My last post addressing the use of evidence within the application of apologetics reminded me of a text I recently taught at our home Bible study.
We are working our way through 1 Samuel. I’ve taught Samuel a few years ago and I am currently reproducing my notes here at my blog, so I am familiar with the book .
One of my favorite portions of Scripture is found in 1 Samuel 5-6 when God allowed the Ark of the Covenant to be captured by the Philistines. God puts Himself on display among the heathen pagans by destroying the false god of their religious worldview and bringing judgment upon their nation.
Considering the presentations I have heard from classic, evidentialistic apologetics defending the Christian faith, I wanted to make some textual observations from these two chapters that I believe cuts against their overall approach.
– Note that God did not call the Philistines to consider the evidence for His existence. He proved His existence by bringing judgment, first upon their false gods and their religious system (5:1-5), and then upon the entire nation of people (5:6).
– God held the Philistines accountable for mishandling the Ark. The Philistines had no knowledge of the ceremonial process God prescribed in Exodus and Leviticus for handling the tabernacle furniture, yet they were judged for violating the protocol.
– The Philistines were aware of the historical events pertaining to the Exodus (6:6). At this point in Israel’s history, the Exodus was some 300 years previous. This is a significant point, because the Philistines were a non-indigenous people who migrated to Canaan and became a dominant presence there after 1200 B.C., a good 200 years after the arrival of Israel to the land. How exactly would they have knowledge of the events in Egypt pertaining to the Exodus? Yet they did not dispute the historicity of those events.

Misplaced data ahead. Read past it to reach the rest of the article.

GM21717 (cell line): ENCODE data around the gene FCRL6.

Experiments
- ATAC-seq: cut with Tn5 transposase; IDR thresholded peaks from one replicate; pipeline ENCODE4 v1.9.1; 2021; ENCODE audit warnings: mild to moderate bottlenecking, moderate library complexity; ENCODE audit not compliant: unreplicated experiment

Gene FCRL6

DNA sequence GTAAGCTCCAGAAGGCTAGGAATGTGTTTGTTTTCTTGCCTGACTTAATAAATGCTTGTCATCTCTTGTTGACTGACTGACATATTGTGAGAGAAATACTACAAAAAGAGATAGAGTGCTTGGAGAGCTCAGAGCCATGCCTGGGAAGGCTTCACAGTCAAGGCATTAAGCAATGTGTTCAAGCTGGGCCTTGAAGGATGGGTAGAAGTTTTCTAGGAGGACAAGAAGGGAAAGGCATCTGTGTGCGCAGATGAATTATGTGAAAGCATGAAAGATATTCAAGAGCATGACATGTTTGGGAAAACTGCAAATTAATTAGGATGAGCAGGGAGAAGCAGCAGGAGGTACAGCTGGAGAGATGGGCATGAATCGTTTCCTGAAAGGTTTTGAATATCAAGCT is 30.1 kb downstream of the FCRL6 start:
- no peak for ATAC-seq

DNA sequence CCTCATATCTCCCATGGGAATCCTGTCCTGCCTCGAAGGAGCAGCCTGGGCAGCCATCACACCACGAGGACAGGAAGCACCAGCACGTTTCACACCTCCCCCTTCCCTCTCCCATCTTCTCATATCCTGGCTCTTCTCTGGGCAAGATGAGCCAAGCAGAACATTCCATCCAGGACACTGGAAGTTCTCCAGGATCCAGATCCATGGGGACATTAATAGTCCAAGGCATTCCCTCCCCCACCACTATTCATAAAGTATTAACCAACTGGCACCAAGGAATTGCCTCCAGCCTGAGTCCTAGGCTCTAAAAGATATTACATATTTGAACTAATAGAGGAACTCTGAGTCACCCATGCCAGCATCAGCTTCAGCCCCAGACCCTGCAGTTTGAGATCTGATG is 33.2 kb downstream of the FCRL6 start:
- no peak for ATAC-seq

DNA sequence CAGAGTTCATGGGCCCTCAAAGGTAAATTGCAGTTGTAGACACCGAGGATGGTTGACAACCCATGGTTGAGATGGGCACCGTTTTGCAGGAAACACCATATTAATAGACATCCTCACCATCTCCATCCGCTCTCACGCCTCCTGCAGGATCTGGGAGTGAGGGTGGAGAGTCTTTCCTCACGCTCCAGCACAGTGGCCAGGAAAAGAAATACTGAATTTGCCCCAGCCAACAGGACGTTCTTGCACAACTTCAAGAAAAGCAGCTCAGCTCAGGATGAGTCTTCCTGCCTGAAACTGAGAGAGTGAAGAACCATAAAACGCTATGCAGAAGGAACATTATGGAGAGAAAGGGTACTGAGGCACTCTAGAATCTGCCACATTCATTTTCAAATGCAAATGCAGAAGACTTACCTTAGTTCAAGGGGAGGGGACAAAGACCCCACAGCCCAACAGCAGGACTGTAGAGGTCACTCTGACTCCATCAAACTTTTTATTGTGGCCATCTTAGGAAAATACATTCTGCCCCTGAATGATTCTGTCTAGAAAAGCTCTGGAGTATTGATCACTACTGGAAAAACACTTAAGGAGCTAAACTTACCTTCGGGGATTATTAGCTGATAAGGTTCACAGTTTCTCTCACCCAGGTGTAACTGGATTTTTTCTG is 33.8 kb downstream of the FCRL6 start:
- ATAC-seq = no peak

– The Philistines were aware they had sinned against God (6:4). In other words, they were aware they had trespassed against God because of their capture of the Ark. They hired “god-brokers”, alleged “religious experts” who were suppose to know something about every religion and its ceremonies, so as to recommend a course of action to manipulate the particular deity to favor them.
– In spite of what they knew was the truth, the Philistines “stacked the deck” against the fact God was judging them (6:9). The diviners recommended they get a new cart, put the Ark upon it along with some images, and hitch up two milking cows that had just calved to pull it. The circumstances seemed to be rigged to fail, so that they could write off the seven months of judgment as “just chance.” To excuse all that had so clearly happened to them as an unexplained coincidence that just appeared to be God judging, rather than owning up to the fact they had encountered the divine hand of God Almighty.
– The Philistines did not repent (6:16). There is no inquiry as to who this “God” of Israel is. They had their false god exposed as a fraud and their religious system as a sham. There was no clearer evidence as to the reality of who God was. He revealed Himself to them, and yet, they “returned to Ekron the same day.” Rather than seeking out the true God, their own Creator, they went back to their false god and their false worship.